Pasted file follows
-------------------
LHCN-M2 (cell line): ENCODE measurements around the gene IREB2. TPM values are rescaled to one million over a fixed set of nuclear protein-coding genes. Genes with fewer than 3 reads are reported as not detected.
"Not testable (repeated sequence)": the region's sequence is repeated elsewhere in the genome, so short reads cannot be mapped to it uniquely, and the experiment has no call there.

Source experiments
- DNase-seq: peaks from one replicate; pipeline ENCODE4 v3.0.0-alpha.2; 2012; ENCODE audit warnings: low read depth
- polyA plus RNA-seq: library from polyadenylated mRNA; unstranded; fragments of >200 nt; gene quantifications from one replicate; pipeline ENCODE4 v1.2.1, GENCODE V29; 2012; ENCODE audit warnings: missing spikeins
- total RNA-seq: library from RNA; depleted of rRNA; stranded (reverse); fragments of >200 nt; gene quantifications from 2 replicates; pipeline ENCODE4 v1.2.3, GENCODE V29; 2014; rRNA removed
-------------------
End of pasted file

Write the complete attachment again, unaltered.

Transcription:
LHCN-M2 (cell line): ENCODE measurements around the gene IREB2. TPM values are rescaled to one million over a fixed set of nuclear protein-coding genes. Genes with fewer than 3 reads are reported as not detected.
"Not testable (repeated sequence)": the region's sequence is repeated elsewhere in the genome, so short reads cannot be mapped to it uniquely, and the experiment has no call there.

Source experiments
- DNase-seq: peaks from one replicate; pipeline ENCODE4 v3.0.0-alpha.2; 2012; ENCODE audit warnings: low read depth
- polyA plus RNA-seq: library from polyadenylated mRNA; unstranded; fragments of >200 nt; gene quantifications from one replicate; pipeline ENCODE4 v1.2.1, GENCODE V29; 2012; ENCODE audit warnings: missing spikeins
- total RNA-seq: library from RNA; depleted of rRNA; stranded (reverse); fragments of >200 nt; gene quantifications from 2 replicates; pipeline ENCODE4 v1.2.3, GENCODE V29; 2014; rRNA removed